O's would live a high-rent life with luxury tax

March 08, 1995|By Buster Olney | Buster Olney,Sun Staff Writer

ST. PETERSBURG, Fla. -- The latest obstacle in the baseball talks is something called a luxury tax. Union chief Donald Fehr and the owners are haggling over what the maximum payroll level should be, and how much of a tax should be assessed upon those teams who exceed the maximum.

tTC They might as well be talking about the Orioles, whose payroll figures to be among the highest in baseball this year -- perhaps surpassing $45 million, including all benefits and insurance costs.

At the moment, the Orioles have eight players under contract: Cal Ripken, who will make $6 million in 1995; left fielder Brady Anderson ($3.25 million); designated hitter Harold Baines ($1.6 million); pitcher Jamie Moyer ($1.1 million); catcher Matt Nokes ($750,000); reliever Mark Eichhorn ($537,500); first baseman Rafael Palmeiro, whose per-year earnings average nearly $5.5 million over the duration of the contract, the tabulation system used by the owners; and pitcher Sid Fernandez ($3.33 million).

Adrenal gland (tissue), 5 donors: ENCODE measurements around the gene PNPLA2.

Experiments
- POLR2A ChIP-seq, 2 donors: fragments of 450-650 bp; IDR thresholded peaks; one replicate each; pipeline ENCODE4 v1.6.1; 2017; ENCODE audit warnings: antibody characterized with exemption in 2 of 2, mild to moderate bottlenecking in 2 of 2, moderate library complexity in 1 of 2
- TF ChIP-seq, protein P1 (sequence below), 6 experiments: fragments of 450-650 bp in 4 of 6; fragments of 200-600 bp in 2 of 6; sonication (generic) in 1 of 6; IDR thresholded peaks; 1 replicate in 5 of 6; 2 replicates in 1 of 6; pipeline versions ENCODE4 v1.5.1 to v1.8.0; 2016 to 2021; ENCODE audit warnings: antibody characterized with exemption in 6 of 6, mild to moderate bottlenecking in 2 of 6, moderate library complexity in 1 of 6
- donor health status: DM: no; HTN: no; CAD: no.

That's approximately $27 million in existing financial commitments, including the team's required contribution of about $5 million for pensions and benefits.

But there are more big paydays in store for some players on the Orioles roster, such as catcher Chris Hoiles and pitcher Mike Mussina. Signing reliever John Franco to a two-year deal will cost them about $5 million. Ted Higuera, so impressive in his workouts last weekend? His price may be in the neighborhood of $500,000 to $750,000, depending on how the market is set.

If the Orioles take the big plunge and lock up pitcher Ben McDonald to a long-term deal and pursue would-be free agent Andy Benes. . . . That could mean another $7 million-$8 million in the first year of the pitchers' contracts.

Of course, the Orioles' interest in committing big money could be affected by what system is finally agreed upon.

Suppose that the luxury tax turns out to be 50 percent on every dollar over a payroll threshold of $40 million, and the Orioles' payroll reached $46 million. The Orioles, then, would have to pay a $3 million tax -- 50 percent of the $6 million they were over the threshold.

"We don't know exactly what rules we're going to play under," said Orioles general manager Roland Hemond, "so it's hard for me to predict what [the payroll] is actually going to be.

"We really haven't addressed it yet. Once the collective bargaining agreement is set, we'll know more."

There's still a lot to be determined, Hemond said, like the rules regarding free agency, arbitration, the tax. "Right now," he said, "it's still guesswork."

If you guess that competing for the AL East title will be expensive, you'll be right on the mark.

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